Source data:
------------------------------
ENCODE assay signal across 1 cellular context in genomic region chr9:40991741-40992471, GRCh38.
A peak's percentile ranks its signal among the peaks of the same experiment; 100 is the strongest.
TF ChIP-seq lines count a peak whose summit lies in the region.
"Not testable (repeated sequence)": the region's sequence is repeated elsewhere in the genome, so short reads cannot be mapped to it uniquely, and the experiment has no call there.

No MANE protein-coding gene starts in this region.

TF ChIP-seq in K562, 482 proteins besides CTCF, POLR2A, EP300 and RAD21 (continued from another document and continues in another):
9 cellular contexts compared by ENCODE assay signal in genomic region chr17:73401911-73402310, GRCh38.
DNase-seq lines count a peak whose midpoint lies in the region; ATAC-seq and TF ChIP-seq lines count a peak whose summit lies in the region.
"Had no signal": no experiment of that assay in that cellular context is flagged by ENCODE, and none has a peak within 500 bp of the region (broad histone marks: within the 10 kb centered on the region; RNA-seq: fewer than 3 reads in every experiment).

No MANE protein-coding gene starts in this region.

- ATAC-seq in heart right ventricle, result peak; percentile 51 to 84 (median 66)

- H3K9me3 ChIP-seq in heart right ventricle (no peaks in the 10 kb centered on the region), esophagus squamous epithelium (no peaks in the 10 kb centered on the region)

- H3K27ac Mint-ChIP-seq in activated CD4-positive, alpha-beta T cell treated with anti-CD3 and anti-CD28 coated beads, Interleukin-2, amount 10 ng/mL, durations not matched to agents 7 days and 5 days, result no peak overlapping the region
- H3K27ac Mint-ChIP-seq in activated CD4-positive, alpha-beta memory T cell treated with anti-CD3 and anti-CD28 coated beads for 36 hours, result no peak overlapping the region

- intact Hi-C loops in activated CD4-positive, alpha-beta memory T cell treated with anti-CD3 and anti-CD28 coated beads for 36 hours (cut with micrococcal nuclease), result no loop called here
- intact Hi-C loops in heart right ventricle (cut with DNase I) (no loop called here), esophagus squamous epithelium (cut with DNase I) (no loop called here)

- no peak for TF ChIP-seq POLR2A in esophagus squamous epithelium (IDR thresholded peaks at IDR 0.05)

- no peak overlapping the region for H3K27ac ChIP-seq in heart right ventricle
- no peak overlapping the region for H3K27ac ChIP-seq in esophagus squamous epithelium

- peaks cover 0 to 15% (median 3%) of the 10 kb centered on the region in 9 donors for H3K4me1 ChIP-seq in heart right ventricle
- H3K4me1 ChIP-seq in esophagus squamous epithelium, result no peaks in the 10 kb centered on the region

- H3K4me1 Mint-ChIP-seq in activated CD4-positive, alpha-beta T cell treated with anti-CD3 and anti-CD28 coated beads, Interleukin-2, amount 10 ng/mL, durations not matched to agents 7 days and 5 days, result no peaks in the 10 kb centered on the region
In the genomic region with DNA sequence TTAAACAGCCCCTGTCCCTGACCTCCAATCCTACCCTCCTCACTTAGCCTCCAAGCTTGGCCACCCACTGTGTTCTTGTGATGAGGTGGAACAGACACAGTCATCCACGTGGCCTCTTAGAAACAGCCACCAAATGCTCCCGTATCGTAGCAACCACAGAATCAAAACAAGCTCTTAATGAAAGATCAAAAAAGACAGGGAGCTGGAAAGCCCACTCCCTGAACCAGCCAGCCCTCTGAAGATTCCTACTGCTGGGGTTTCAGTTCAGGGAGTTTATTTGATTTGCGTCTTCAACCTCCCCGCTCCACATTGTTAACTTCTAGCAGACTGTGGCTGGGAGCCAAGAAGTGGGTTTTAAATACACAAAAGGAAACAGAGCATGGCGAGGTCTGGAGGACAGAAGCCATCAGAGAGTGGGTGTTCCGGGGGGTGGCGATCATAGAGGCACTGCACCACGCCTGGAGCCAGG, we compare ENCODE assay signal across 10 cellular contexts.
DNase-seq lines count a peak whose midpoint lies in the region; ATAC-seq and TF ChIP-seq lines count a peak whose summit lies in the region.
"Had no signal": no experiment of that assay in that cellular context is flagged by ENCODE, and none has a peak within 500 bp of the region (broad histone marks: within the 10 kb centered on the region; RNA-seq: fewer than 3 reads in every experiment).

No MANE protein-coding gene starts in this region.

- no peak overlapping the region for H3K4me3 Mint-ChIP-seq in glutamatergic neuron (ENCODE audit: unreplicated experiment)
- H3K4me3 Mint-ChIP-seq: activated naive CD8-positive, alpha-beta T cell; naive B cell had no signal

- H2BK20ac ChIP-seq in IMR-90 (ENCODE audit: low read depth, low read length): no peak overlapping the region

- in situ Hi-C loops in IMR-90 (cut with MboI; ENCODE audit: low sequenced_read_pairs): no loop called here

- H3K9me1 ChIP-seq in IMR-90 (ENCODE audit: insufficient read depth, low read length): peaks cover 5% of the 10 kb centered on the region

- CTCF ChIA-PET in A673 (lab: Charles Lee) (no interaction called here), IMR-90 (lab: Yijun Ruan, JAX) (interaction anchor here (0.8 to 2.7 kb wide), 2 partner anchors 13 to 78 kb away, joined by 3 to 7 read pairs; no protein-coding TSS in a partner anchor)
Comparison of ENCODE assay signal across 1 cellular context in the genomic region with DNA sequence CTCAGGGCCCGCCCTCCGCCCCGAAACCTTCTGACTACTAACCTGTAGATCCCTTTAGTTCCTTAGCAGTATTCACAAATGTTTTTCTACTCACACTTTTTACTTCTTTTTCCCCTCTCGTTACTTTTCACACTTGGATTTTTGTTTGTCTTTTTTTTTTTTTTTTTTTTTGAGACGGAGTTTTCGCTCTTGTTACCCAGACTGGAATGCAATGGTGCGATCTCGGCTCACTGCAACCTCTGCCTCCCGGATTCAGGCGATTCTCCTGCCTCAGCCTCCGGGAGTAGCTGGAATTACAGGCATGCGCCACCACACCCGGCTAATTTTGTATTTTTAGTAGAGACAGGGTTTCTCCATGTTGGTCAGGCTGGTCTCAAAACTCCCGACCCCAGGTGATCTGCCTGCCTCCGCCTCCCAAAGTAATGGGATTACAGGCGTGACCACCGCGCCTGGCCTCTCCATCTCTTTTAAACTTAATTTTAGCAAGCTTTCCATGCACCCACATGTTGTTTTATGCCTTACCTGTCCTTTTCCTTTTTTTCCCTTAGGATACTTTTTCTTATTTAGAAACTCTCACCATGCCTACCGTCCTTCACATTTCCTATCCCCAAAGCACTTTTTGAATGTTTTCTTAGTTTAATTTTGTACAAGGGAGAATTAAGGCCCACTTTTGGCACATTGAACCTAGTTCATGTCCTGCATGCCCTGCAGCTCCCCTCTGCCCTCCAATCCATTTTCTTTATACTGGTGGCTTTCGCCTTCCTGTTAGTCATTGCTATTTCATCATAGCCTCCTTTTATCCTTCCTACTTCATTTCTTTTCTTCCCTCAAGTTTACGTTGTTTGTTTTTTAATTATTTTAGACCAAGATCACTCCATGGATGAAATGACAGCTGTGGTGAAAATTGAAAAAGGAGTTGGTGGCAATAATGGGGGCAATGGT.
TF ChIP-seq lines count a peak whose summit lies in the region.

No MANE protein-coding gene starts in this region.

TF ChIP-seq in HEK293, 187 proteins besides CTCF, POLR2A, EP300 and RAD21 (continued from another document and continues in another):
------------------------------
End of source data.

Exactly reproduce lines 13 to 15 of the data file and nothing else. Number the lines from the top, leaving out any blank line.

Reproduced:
- H3K27ac Mint-ChIP-seq in activated CD4-positive, alpha-beta T cell treated with anti-CD3 and anti-CD28 coated beads, Interleukin-2, amount 10 ng/mL, durations not matched to agents 7 days and 5 days, result no peak overlapping the region
- H3K27ac Mint-ChIP-seq in activated CD4-positive, alpha-beta memory T cell treated with anti-CD3 and anti-CD28 coated beads for 36 hours, result no peak overlapping the region

- intact Hi-C loops in activated CD4-positive, alpha-beta memory T cell treated with anti-CD3 and anti-CD28 coated beads for 36 hours (cut with micrococcal nuclease), result no loop called here